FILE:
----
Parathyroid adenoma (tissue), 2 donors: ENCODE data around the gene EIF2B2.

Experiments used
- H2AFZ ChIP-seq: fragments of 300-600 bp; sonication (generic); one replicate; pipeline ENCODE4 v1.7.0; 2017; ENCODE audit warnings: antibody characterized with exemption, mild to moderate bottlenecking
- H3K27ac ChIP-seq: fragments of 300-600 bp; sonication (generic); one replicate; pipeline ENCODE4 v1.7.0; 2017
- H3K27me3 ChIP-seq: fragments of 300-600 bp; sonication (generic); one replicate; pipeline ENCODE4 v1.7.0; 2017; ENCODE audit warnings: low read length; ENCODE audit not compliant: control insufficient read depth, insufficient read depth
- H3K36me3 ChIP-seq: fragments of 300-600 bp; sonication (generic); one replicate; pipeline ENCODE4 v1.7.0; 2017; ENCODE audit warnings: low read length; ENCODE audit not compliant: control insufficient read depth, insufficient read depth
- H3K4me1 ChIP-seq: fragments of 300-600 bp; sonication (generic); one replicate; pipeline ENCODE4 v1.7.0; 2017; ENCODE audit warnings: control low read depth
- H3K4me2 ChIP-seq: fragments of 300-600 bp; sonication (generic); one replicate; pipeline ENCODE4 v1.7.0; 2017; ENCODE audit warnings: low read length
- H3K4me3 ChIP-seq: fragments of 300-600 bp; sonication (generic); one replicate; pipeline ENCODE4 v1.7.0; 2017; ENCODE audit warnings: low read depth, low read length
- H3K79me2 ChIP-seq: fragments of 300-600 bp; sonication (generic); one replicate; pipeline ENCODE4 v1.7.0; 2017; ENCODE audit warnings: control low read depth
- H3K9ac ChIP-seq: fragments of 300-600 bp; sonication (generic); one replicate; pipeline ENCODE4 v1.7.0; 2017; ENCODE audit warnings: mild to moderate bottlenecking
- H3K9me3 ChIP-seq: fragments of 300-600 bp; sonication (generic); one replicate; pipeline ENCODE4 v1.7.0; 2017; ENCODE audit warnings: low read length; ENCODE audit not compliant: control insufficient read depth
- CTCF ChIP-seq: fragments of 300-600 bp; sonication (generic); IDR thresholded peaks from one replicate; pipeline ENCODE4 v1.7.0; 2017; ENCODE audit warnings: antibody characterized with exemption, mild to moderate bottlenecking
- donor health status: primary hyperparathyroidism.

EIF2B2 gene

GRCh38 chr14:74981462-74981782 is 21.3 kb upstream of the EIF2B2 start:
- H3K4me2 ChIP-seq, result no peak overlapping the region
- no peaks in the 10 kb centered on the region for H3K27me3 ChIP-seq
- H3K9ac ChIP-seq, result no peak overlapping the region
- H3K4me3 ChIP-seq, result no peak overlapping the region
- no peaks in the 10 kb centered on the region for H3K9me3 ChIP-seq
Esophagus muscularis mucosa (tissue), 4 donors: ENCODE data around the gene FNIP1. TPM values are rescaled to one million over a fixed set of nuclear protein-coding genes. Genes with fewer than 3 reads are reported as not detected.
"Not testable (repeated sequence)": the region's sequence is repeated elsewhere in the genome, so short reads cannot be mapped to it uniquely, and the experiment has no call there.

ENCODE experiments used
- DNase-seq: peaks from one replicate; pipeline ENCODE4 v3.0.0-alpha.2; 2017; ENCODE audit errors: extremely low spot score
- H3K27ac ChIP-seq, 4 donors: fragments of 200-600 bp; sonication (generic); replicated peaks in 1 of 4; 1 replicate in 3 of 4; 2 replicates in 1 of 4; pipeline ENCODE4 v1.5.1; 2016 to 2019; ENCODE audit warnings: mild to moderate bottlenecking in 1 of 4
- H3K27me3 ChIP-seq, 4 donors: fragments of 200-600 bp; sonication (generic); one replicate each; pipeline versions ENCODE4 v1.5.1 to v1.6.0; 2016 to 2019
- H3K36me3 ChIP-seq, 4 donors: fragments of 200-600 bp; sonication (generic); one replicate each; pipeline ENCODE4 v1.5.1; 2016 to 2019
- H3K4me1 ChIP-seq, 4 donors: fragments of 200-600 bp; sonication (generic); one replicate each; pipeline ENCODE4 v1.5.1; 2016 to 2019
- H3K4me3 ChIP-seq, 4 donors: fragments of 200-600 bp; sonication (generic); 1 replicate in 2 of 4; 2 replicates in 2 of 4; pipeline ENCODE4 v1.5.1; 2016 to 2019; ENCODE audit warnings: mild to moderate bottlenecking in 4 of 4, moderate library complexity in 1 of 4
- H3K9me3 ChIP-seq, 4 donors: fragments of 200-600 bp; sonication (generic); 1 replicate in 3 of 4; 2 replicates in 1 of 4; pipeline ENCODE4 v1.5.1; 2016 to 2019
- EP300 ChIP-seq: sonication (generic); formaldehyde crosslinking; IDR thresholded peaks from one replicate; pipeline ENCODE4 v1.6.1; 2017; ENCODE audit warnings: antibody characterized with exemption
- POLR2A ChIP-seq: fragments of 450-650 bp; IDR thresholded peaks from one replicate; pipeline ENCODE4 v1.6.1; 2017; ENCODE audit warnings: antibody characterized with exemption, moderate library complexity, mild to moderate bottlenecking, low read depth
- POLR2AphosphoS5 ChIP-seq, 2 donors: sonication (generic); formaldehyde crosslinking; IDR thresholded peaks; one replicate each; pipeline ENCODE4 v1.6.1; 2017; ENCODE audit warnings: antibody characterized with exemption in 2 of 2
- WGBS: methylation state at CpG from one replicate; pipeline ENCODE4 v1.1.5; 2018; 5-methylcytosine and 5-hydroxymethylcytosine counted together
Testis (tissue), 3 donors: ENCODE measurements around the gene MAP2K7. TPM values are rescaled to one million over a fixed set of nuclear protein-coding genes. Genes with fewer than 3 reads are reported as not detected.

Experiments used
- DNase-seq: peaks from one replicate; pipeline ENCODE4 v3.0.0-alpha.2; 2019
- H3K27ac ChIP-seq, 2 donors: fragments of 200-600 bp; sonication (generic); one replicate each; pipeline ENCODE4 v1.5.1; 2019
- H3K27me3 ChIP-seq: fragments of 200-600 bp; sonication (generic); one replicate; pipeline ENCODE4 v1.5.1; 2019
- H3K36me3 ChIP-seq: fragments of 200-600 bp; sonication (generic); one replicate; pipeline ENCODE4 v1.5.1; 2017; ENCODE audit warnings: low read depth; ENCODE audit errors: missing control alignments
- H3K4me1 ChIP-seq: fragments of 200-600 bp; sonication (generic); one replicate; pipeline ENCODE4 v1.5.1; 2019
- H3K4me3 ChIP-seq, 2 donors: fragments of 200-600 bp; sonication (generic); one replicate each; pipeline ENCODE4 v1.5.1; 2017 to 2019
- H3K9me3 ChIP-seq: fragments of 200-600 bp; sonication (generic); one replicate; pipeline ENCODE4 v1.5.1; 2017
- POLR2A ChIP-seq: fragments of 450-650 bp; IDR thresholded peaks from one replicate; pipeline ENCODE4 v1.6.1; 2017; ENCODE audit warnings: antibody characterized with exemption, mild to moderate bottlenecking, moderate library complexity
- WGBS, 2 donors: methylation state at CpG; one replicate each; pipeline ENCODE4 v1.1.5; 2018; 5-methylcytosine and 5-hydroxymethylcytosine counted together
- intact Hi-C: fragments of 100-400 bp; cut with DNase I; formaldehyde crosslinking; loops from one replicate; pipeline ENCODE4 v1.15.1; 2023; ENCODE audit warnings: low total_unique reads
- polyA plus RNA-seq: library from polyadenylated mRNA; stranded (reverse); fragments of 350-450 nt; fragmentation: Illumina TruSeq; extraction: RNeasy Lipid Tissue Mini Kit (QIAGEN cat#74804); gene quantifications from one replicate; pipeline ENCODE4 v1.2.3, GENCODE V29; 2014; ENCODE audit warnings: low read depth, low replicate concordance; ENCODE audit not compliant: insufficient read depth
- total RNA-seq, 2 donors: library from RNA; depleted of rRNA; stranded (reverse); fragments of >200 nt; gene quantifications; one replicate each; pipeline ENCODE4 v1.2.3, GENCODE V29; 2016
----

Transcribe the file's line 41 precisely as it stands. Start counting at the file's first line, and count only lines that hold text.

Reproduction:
- H3K36me3 ChIP-seq: fragments of 200-600 bp; sonication (generic); one replicate; pipeline ENCODE4 v1.5.1; 2017; ENCODE audit warnings: low read depth; ENCODE audit errors: missing control alignments